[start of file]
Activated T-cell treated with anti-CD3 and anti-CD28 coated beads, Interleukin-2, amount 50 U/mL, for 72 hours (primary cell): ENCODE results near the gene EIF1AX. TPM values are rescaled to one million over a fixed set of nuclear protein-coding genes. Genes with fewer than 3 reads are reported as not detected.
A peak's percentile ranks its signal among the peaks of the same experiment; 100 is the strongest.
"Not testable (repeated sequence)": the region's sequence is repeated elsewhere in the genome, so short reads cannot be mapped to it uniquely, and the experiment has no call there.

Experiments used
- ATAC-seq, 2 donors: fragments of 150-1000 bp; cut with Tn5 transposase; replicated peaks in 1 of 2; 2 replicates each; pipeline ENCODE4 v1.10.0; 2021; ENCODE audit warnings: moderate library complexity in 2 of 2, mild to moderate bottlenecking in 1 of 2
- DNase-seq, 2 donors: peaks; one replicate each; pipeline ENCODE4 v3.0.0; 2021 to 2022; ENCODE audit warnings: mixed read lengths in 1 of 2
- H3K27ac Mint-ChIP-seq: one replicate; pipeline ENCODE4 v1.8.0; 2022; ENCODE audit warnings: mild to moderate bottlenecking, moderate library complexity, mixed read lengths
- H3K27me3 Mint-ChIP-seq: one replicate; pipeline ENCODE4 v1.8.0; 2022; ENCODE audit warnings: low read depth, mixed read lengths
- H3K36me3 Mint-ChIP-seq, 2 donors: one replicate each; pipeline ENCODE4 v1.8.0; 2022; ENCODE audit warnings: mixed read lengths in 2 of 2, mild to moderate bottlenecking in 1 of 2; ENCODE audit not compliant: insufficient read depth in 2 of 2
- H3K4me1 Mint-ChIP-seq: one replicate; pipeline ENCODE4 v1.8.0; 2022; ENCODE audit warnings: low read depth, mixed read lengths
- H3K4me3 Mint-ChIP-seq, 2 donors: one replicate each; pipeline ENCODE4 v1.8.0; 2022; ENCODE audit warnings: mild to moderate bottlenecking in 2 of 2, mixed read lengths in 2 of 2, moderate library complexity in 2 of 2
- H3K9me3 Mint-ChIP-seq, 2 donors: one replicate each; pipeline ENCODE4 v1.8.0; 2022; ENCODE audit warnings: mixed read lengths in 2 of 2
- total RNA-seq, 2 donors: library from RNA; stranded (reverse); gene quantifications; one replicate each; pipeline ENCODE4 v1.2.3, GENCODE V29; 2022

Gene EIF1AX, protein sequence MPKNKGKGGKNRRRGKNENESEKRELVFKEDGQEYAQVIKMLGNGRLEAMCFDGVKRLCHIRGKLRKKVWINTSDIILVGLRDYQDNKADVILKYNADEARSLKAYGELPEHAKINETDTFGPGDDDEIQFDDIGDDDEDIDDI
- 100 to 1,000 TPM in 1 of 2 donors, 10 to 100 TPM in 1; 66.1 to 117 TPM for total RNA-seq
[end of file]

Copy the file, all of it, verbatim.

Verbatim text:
Activated T-cell treated with anti-CD3 and anti-CD28 coated beads, Interleukin-2, amount 50 U/mL, for 72 hours (primary cell): ENCODE results near the gene EIF1AX. TPM values are rescaled to one million over a fixed set of nuclear protein-coding genes. Genes with fewer than 3 reads are reported as not detected.
A peak's percentile ranks its signal among the peaks of the same experiment; 100 is the strongest.
"Not testable (repeated sequence)": the region's sequence is repeated elsewhere in the genome, so short reads cannot be mapped to it uniquely, and the experiment has no call there.

Experiments used
- ATAC-seq, 2 donors: fragments of 150-1000 bp; cut with Tn5 transposase; replicated peaks in 1 of 2; 2 replicates each; pipeline ENCODE4 v1.10.0; 2021; ENCODE audit warnings: moderate library complexity in 2 of 2, mild to moderate bottlenecking in 1 of 2
- DNase-seq, 2 donors: peaks; one replicate each; pipeline ENCODE4 v3.0.0; 2021 to 2022; ENCODE audit warnings: mixed read lengths in 1 of 2
- H3K27ac Mint-ChIP-seq: one replicate; pipeline ENCODE4 v1.8.0; 2022; ENCODE audit warnings: mild to moderate bottlenecking, moderate library complexity, mixed read lengths
- H3K27me3 Mint-ChIP-seq: one replicate; pipeline ENCODE4 v1.8.0; 2022; ENCODE audit warnings: low read depth, mixed read lengths
- H3K36me3 Mint-ChIP-seq, 2 donors: one replicate each; pipeline ENCODE4 v1.8.0; 2022; ENCODE audit warnings: mixed read lengths in 2 of 2, mild to moderate bottlenecking in 1 of 2; ENCODE audit not compliant: insufficient read depth in 2 of 2
- H3K4me1 Mint-ChIP-seq: one replicate; pipeline ENCODE4 v1.8.0; 2022; ENCODE audit warnings: low read depth, mixed read lengths
- H3K4me3 Mint-ChIP-seq, 2 donors: one replicate each; pipeline ENCODE4 v1.8.0; 2022; ENCODE audit warnings: mild to moderate bottlenecking in 2 of 2, mixed read lengths in 2 of 2, moderate library complexity in 2 of 2
- H3K9me3 Mint-ChIP-seq, 2 donors: one replicate each; pipeline ENCODE4 v1.8.0; 2022; ENCODE audit warnings: mixed read lengths in 2 of 2
- total RNA-seq, 2 donors: library from RNA; stranded (reverse); gene quantifications; one replicate each; pipeline ENCODE4 v1.2.3, GENCODE V29; 2022

Gene EIF1AX, protein sequence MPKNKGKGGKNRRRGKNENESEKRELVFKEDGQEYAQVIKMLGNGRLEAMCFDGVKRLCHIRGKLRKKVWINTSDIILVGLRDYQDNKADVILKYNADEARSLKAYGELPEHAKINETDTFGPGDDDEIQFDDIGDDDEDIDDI
- 100 to 1,000 TPM in 1 of 2 donors, 10 to 100 TPM in 1; 66.1 to 117 TPM for total RNA-seq